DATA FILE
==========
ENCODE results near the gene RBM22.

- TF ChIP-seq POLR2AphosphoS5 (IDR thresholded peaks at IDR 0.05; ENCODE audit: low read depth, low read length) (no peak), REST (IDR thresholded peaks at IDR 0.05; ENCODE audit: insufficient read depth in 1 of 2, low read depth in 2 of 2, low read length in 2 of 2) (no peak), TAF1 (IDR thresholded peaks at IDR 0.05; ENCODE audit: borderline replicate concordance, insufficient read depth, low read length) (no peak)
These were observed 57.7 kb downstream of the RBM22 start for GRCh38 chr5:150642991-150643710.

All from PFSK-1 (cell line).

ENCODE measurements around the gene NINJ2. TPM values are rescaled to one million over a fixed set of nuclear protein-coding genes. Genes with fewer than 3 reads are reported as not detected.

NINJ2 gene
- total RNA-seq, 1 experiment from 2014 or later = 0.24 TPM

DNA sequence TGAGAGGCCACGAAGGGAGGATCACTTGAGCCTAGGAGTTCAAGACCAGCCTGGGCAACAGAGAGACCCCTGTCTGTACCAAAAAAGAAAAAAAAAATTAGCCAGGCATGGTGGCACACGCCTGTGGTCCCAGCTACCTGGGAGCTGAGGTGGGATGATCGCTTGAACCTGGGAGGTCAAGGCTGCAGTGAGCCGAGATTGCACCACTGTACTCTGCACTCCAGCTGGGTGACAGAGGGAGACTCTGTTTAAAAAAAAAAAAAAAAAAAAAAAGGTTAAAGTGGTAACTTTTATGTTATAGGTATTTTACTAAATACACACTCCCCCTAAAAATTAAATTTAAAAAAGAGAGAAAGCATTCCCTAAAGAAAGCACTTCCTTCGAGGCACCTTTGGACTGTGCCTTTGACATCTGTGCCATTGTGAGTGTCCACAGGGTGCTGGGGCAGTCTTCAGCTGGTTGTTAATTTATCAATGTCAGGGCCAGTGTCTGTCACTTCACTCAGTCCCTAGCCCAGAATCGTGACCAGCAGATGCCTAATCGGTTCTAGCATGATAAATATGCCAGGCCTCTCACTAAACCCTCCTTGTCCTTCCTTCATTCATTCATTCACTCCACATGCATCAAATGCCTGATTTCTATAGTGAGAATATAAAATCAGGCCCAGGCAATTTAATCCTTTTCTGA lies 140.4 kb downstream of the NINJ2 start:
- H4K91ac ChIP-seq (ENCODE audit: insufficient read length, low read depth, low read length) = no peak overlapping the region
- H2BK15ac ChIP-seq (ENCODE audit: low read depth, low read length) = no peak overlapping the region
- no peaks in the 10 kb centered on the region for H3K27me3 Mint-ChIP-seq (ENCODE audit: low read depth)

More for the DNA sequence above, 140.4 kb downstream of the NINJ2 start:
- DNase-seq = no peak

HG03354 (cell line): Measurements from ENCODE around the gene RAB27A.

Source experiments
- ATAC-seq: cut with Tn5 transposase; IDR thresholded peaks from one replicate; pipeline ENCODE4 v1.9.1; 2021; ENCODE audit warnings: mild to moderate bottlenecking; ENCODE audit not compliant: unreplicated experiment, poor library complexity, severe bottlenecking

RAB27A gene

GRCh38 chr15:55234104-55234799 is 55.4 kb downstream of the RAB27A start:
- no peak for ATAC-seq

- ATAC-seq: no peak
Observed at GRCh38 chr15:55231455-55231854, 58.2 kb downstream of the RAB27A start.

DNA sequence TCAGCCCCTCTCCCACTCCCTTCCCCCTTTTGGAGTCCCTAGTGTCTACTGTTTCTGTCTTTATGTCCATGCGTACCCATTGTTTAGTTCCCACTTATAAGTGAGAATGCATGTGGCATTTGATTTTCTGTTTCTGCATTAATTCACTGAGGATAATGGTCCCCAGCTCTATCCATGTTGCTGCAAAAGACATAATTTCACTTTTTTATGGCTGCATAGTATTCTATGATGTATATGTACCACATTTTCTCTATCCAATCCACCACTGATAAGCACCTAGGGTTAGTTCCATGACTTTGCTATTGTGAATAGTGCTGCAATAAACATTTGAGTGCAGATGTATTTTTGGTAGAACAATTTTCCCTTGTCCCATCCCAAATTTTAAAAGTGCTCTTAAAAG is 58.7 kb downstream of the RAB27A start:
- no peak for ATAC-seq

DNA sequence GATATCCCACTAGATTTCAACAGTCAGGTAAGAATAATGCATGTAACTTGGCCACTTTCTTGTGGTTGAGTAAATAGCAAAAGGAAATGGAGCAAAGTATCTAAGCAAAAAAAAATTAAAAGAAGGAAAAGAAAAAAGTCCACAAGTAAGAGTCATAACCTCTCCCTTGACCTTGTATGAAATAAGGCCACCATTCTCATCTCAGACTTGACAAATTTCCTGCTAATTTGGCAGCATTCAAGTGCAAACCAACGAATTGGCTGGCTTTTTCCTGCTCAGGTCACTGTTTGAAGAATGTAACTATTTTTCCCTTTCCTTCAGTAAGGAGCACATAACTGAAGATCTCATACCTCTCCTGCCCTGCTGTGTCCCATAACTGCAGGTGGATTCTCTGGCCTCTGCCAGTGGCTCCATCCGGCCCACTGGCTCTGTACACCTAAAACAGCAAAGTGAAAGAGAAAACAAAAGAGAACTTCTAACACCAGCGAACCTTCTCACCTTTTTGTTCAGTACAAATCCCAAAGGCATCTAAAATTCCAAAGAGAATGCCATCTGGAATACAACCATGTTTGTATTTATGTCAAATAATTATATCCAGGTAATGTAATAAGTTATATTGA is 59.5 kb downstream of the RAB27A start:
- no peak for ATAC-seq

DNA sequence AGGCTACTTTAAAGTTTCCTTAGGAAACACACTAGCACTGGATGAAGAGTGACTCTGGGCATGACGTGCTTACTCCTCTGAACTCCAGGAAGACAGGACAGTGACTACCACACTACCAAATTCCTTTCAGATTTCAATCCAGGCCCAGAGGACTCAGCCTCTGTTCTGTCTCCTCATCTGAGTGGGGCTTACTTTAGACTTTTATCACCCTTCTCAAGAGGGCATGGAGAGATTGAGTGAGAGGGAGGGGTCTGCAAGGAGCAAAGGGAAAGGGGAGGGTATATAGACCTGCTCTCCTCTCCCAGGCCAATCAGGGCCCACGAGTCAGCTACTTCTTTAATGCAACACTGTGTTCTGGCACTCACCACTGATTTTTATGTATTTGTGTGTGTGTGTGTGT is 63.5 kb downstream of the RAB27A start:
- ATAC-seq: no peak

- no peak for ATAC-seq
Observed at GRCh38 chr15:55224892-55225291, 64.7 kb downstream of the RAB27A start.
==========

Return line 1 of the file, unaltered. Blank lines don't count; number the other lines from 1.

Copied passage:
ENCODE results near the gene RBM22.